Upgrading the Cudgen Creek boardwalk has proved to be a difficult job however Council is putting more workers on the project to reopen a section of the shared-user path before the October school holidays.
Upgrading the Cudgen Creek boardwalk has proved to be a difficult job however Council is putting more workers on the project to reopen a section of the shared-user path before the October school holidays. Contributed

Plans to reopen Cudgen Creek Boardwalk early become reality

HOLIDAYMAKERS can expect to enjoy a nice stroll along an upgraded Cudgen Creek Boardwalk at Kingscliff ahead of schedule, as Tweed Shire Council deploys extra resources to get the job done.

Council has put more workers on the job upgrading Cudgen Creek Boardwalk at Kingscliff so it can reopen Clough Way before the NSW school holidays start in October, allowing cyclists and walkers to enjoy the facilities.

Despite a slow start in upgrading sections of the boardwalk due to the inability to access the site with machinery and environmental requirements set out by Fisheries to protect sea grass beds in the area, the project is due to be completed in November

Council's Roads and Stormwater Manager Danny Rose Work said works to replace the old timber section of boardwalk from Clough Way to Sunrise Cove with elevated concrete slabs above the waterway is proving slower than expected due to the constraints of the site,.

"Building this section of boardwalk is time-consuming because the entire build has to be done using manual labour and hand tools as machinery, such as excavators, cranes and concrete trucks, cannot access this tricky site," Mr Rose said.

"Unlike the two previous sections of the boardwalk which have already been upgraded to concrete, this section is mostly elevated above the creek. Piers had to be hand-tooled into the hard rock and we had to work around the tides. Each slab has to be poured in-situ and then left to cure for 28 days. Even the use of a barge for heavy equipment was not possible as we had to protect sea grass beds.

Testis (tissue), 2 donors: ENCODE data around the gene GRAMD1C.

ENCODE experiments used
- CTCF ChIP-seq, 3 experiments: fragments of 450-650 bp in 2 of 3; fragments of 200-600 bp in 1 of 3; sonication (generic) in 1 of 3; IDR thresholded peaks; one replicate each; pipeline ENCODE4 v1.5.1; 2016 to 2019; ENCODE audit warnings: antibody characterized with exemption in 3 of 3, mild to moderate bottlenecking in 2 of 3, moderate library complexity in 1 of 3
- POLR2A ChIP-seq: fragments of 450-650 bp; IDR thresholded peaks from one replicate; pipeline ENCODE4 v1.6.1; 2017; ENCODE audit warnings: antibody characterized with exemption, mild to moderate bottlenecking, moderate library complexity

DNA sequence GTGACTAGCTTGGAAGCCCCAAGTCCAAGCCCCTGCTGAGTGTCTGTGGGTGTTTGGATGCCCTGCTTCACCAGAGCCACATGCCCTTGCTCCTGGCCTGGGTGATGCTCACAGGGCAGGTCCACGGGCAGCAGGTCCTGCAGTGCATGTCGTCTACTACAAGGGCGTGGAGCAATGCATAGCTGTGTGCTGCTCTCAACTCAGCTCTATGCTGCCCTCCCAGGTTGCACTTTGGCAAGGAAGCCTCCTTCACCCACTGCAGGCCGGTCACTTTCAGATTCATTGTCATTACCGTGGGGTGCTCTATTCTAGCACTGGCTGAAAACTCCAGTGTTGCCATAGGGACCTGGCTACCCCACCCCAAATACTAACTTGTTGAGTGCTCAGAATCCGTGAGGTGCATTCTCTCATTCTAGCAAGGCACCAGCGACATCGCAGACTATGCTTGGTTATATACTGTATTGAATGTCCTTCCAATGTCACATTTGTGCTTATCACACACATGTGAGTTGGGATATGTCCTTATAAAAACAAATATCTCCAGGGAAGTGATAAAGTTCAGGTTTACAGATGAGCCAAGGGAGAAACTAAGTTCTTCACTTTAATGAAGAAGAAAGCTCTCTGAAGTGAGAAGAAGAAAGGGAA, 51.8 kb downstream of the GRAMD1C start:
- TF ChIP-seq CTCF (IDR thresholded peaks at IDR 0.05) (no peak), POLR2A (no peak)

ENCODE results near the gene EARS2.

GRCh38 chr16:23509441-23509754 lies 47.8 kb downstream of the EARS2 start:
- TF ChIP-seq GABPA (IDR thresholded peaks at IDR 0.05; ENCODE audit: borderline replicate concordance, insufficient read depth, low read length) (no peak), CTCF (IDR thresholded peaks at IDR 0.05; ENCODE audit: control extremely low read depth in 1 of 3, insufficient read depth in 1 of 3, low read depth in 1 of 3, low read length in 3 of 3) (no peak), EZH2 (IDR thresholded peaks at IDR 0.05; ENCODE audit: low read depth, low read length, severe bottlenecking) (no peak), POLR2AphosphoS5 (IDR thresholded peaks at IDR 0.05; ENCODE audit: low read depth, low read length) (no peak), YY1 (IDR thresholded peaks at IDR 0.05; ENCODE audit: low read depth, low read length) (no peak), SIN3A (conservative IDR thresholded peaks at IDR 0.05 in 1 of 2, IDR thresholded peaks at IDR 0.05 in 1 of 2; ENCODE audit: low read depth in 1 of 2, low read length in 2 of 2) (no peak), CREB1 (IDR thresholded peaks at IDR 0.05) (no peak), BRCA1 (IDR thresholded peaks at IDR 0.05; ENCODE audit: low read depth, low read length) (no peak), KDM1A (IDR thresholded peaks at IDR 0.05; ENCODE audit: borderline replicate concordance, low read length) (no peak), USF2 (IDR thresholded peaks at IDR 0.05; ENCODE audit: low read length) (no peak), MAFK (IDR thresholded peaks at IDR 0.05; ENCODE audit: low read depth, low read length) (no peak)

"We have also had problems procuring the balustrades and handrails for the upgrade. This has proved to be a more difficult job than we expected."

To meet this revised timeframe, Council has deployed an extra crew to site and reduced the scope of the concrete path upgrade to the south, leading to Ed Parker Park.

Council also has decided to reduce the speed limit on Sutherland Street, from Moss Street to the Kingscliff Bridge, to 40kmh to improve the safety of pedestrians and cyclists choosing not to use the signed detour through Jack Julius Park and Vulcan Street to Moss Street.

Reopening the boardwalk by late November will coincide with the reopening of Lions Park, currently undergoing a makeover to generally dress up the park, provide better connecting pathways and improved recreation facilities for residents and visitors.

New park shelters and barbecues will be installed in more central locations in the park to open up more space and allow additional facilities to be installed at the southern end of the park.



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